SELF-INSURED EMPLOYERS FORM PARTNERSHIP WITH HOPKINS FOR NEW HEALTH CARE DELIVERY OPTIONS

April 23, 1996
Media Contact: Gary Stephenson
Phone: (410) 955-5384
E-mail: gstephenson@welchlink.welch.jhu.edu

With more companies switching to self-insurance, The Johns Hopkins Health System is now sponsoring a new employer-controlled company, called Employee Health Plans (EHP), offering care management programs for employees enrolled in Hopkins' and other self-insured employers' plans across the region.

EHP was introduced in January. Several major regional employers, including Baltimore Gas and Electric (BGE) and Mercantile Bank already are offering their plans to employees through EHP. More than 14,000 enrollees now receive care through these individual employer plans. Over the next few months, at least 10 additional companies will offer their own EHP programs, according to Jerome Gotthainer, president and chief executive officer of EHP.

EHP is a provider-sponsored, employer-governed organization with a not-for-profit mission. Designed around the needs of self-insured employers looking for more value and quality for their health care dollar, the new company helps employers tailor their plans to offer maximum choice and quality. Under the employers' EHP plans, medical services are provided by Hopkins practitioners, as well as by physicians affiliated with the other hospitals in the Atlantic Health Alliance. In addition, employers offering their plans through EHP have access to a network of 3,500 physicians and other providers in the region.

EHP is expected to serve as a model health service organization, where each employer's revenue is earmarked for enhancing high-quality health care, and administrative costs for employers are minimized.

Employee Health Plans signal a new era in health care services for the Maryland business community and its employees, says James A. Block, M.D., president and CEO of The Johns Hopkins Health System and The Johns Hopkins Hospital. He also is co-chair of the EHP board, with Martin Grass, chairman and CEO of Rite-Aid Corporation.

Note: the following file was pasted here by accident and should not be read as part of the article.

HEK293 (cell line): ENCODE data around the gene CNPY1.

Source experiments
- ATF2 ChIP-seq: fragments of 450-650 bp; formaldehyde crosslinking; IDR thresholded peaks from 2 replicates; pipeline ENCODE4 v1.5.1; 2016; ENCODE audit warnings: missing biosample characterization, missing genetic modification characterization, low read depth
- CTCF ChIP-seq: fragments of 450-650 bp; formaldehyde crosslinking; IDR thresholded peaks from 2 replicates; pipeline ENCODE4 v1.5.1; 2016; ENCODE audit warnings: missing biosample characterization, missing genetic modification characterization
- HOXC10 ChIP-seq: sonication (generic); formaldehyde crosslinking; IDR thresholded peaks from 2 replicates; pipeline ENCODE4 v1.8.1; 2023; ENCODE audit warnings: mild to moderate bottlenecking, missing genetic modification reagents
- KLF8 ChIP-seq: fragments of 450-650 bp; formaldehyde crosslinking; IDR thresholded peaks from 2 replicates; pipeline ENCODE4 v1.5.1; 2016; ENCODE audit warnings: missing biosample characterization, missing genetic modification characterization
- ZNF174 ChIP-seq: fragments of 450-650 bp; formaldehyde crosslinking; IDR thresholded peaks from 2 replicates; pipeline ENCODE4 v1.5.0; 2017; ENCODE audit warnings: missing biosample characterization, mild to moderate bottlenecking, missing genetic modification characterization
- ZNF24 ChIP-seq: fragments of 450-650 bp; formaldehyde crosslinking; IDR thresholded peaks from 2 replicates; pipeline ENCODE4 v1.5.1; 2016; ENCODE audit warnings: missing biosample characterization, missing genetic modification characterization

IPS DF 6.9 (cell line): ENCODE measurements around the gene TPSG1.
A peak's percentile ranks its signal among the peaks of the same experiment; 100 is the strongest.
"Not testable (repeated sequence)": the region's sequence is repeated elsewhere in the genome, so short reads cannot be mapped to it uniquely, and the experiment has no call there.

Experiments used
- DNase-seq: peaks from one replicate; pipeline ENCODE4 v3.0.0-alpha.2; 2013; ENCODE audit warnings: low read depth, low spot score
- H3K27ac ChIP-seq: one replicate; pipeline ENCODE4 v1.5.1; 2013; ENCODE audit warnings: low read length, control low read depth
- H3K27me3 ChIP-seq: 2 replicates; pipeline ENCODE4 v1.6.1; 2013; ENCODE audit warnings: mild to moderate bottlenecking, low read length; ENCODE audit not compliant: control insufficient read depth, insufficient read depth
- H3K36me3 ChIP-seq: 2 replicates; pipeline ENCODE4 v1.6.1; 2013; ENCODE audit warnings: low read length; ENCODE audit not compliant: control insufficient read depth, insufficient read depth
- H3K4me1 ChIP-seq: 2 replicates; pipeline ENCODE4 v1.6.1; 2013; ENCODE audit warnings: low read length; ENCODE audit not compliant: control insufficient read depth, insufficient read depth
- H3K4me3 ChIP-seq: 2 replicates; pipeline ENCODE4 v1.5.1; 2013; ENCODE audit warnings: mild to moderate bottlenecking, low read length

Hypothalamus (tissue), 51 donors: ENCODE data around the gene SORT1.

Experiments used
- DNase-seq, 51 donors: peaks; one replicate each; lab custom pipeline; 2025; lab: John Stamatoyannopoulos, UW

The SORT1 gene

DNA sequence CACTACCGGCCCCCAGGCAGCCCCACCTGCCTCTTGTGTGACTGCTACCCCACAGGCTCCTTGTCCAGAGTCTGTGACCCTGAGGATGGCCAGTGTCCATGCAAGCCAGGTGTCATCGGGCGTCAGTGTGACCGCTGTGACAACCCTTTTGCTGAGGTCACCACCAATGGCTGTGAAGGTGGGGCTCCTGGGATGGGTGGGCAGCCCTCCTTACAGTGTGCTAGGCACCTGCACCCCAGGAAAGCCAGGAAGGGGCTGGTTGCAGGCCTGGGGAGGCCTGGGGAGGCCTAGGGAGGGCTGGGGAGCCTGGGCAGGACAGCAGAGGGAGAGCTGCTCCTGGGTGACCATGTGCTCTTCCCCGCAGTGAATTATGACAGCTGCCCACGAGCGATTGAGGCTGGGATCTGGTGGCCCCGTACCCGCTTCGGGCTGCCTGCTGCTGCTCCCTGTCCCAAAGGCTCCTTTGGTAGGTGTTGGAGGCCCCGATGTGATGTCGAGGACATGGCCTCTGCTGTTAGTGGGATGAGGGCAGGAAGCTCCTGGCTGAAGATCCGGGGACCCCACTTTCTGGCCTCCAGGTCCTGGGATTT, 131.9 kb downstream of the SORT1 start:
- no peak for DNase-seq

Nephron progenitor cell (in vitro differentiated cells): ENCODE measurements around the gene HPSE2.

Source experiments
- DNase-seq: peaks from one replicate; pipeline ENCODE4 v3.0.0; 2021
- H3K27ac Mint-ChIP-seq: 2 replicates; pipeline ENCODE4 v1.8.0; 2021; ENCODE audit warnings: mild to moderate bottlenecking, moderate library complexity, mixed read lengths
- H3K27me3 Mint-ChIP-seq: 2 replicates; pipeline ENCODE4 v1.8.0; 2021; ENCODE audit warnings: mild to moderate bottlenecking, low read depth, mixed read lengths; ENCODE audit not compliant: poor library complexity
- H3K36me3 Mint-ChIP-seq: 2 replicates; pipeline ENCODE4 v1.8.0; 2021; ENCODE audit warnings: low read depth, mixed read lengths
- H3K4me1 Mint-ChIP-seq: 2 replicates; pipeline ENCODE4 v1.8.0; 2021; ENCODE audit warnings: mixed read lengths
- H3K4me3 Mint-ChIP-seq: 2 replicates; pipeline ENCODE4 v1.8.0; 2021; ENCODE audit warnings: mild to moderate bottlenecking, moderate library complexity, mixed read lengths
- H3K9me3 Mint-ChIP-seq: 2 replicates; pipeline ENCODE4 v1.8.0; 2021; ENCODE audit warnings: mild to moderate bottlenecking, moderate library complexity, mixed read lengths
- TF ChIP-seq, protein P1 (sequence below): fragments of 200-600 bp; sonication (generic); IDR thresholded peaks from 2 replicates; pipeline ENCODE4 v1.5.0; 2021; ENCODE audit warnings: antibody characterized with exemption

"With EHP, we see a new working partnership between employers and health care providers," he adds. "Employers will benefit by having direct control over improving the value of health services for their employees and families. And employees will benefit by having easy access to superior health care."

Hopkins' development of and participation in the EHP reflects a growing national trend that is seeing more and more business owners switching to self-insurance as a cost-effective alternative to conventional health care programs, Gotthainer notes. Between 1985 and 1995, for example, the percentage of employers who self-fund health care benefits for their employees grew from 39 percent to 57 percent, according to a study by the benefits consulting firm Hay/Huggins reported in the March 1996 issue of Nation's Business.

This trend is attributed in part to the desire among many employers for a greater degree of control in shaping plans to fit the needs of their employees, Gotthainer says, and EHP provides a unique opportunity for employers to combine the advantage of self-funding with high-quality managed care programs.

Employee Health Plans assist employers in shaping their plans to provide comprehensive coverage, encompassing services from routine physicals to sophisticated transplant surgery, including dental services, prescription drugs, and vision care. Under most employer EHP plans, patients have the option of referring themselves directly to specialists in the network, or at some additional cost, to any provider outside the network. "There are equitable cost differences between these options that reflect the difference in cost associated with how one accesses health care services," Gotthainer says. "Enrollees in employers' plans are given maximum freedom but made financially responsible for their choice."

EHP patients diagnosed with severe or chronic illness also may use specialists as their principal or primary care physician. "Why not have an airway specialist as the primary person for a patient with cystic fibrosis? It doesn't make sense to bounce seriously ill patients back and forth between the primary care physician and specialists," Gotthainer says.

"EHP care management does not interfere in the doctor-patient relationship," he adds. "Care is managed best by providing supports to assist physicians in treating their patients, establishing appropriate incentives and carefully monitoring results through sophisticated data analysis."


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